“We wanted to create an organisation that could have a significant impact on a local level by providing services for disabled individuals in the community, whilst also contributing to innovation in the disability sector,” said Jordan, a University of Sydney Occupational Therapy graduate.
But how do they do it exactly? Fighting Chance runs a working hub for individuals living with disabilities. The organisation owns two small social enterprises, fair trade retailer Avenue and outsourcing service provider Jigsaw, both of which specifically hire disabled individuals. Jordan acknowledged that Fighting Chance couldn’t have the same impact if it operated solely as a charitable organisation.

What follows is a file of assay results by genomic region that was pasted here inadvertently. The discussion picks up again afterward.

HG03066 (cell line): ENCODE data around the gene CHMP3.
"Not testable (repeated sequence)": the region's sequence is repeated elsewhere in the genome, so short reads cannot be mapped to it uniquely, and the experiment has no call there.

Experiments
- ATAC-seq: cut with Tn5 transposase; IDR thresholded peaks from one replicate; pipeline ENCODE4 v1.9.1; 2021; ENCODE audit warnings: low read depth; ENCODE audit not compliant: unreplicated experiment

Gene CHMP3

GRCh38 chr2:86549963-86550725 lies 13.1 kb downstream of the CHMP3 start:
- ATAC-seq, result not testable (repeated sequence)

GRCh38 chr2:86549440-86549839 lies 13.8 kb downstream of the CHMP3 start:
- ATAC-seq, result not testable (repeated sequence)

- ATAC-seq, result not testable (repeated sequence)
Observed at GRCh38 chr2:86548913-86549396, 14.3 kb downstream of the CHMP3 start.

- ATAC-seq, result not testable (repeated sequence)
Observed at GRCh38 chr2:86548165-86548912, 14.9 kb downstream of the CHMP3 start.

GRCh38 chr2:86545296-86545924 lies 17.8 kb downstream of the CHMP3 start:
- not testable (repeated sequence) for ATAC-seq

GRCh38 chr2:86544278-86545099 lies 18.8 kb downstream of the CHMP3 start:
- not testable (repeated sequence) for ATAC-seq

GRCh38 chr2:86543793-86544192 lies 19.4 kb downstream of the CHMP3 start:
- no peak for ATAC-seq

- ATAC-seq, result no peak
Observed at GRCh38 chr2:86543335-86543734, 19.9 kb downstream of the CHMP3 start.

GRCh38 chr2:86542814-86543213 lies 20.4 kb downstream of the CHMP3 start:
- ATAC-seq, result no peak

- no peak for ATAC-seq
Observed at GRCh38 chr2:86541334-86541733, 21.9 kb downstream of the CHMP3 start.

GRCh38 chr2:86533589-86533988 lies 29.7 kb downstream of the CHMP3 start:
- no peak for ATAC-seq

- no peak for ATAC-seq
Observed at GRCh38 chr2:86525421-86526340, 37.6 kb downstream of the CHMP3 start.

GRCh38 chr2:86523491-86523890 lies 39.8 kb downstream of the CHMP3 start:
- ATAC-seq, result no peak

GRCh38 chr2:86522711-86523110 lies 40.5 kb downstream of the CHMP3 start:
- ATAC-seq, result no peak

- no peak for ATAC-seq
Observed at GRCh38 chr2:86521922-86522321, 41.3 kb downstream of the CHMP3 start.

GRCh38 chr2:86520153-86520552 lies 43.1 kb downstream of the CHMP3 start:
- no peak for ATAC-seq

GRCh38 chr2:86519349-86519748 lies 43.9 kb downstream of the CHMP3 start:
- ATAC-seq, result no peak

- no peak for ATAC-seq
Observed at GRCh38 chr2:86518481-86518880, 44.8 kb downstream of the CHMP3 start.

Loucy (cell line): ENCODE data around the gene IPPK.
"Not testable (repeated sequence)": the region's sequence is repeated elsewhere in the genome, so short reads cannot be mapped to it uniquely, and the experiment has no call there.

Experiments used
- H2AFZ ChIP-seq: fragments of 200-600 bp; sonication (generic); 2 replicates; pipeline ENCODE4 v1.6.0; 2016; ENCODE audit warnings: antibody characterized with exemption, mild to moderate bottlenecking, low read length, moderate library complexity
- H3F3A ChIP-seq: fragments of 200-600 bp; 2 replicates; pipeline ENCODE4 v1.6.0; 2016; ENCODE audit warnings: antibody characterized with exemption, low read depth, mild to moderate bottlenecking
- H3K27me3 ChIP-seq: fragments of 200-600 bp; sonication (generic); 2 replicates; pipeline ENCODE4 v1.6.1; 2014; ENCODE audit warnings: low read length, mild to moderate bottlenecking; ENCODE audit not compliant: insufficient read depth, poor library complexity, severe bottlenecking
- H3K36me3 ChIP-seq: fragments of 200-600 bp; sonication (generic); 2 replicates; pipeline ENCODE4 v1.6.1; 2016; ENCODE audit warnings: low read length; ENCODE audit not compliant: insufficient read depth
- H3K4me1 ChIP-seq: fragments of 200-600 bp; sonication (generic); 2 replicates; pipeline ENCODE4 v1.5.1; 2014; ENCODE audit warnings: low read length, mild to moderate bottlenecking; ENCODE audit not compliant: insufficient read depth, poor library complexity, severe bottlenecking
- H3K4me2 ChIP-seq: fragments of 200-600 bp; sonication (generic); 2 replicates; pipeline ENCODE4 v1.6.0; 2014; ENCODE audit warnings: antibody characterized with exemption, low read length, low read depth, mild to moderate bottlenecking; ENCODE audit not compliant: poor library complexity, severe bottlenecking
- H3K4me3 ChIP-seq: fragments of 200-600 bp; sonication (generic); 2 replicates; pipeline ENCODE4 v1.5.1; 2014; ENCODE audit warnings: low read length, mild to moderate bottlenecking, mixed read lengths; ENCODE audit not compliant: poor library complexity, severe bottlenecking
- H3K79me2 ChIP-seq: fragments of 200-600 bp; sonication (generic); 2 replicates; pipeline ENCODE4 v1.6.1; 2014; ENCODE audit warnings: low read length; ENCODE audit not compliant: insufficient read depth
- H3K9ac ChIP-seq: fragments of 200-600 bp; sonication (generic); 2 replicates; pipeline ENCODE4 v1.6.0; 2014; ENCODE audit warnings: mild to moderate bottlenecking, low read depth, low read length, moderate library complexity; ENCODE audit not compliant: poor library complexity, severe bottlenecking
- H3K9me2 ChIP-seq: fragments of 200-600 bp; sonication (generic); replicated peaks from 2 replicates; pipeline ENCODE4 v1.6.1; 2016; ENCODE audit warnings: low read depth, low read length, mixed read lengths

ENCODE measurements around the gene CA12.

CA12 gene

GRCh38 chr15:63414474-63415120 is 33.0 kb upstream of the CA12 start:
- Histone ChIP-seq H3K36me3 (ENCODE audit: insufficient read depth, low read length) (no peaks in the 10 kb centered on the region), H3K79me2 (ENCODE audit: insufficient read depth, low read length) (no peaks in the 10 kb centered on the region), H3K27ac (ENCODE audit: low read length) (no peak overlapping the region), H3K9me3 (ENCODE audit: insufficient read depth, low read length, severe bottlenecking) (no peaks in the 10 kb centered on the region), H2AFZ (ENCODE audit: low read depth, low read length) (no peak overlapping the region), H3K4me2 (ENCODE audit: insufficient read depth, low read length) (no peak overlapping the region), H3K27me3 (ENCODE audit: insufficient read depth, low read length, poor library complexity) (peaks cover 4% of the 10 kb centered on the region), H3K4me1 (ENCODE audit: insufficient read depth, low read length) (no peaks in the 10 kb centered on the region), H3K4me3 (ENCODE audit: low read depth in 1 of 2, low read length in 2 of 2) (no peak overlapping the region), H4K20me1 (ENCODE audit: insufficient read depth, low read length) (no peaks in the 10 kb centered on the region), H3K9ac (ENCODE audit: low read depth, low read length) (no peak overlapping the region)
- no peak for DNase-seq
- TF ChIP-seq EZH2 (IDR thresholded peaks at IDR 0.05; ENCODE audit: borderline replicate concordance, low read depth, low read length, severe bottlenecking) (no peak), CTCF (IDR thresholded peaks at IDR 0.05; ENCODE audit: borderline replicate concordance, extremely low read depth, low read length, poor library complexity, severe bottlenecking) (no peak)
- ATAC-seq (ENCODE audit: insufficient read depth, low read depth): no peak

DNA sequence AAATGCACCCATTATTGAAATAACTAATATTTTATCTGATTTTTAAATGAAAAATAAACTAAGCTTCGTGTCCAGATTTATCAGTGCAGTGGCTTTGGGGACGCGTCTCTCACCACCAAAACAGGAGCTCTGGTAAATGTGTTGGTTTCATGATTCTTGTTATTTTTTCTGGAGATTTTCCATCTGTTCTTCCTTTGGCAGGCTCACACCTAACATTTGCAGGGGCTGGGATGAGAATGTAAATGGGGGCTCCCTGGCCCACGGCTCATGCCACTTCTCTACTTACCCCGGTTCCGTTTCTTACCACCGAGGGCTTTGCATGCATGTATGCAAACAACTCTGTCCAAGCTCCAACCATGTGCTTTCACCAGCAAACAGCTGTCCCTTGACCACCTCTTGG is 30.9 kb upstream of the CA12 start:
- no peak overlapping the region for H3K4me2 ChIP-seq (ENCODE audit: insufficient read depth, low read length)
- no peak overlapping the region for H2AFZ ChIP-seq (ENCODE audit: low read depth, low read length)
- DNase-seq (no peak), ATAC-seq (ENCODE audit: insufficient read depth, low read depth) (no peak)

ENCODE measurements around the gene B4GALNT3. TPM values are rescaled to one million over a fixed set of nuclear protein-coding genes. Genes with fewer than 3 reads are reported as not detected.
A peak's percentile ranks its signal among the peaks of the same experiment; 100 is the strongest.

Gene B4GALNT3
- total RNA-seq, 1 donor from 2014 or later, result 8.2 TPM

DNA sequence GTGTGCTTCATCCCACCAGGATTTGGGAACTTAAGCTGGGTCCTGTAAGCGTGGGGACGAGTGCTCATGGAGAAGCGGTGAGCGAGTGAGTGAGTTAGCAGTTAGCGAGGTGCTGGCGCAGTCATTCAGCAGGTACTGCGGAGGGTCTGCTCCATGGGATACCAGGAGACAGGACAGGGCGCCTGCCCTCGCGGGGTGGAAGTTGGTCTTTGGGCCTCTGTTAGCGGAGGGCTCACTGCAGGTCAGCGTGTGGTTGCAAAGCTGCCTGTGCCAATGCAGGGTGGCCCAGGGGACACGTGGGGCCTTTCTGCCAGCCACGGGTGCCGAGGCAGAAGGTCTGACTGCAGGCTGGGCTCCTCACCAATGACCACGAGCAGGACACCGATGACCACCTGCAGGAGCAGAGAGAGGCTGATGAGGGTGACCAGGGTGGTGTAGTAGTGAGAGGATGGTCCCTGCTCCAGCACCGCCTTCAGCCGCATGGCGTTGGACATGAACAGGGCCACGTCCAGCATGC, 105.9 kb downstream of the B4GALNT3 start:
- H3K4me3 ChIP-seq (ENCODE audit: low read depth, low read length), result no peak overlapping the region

“We realised that we needed to create social enterprises that provided work each day. We thought laterally about ways that we can set up ventures that not only offer work opportunities but also places people in an environment where they feel like they’re part of a team and contributing to the community. It gives people with disabilities a purpose in life and a reason to get out of bed in the morning,” said Jordan.
Fighting Chance is partnered with a number of organisations in developing countries like Nepal, India, Cambodia and Laos, and supports them to produce and distribute handmade home decor and clothing accessories. These items are created by the individuals who work out of the Work Hub, then sold at community markets as well as through Avenue’s online store. Jigsaw, on the hand, provides outsourcing services to corporates and the government, specialising in data entry, document auditing and other paperless office services.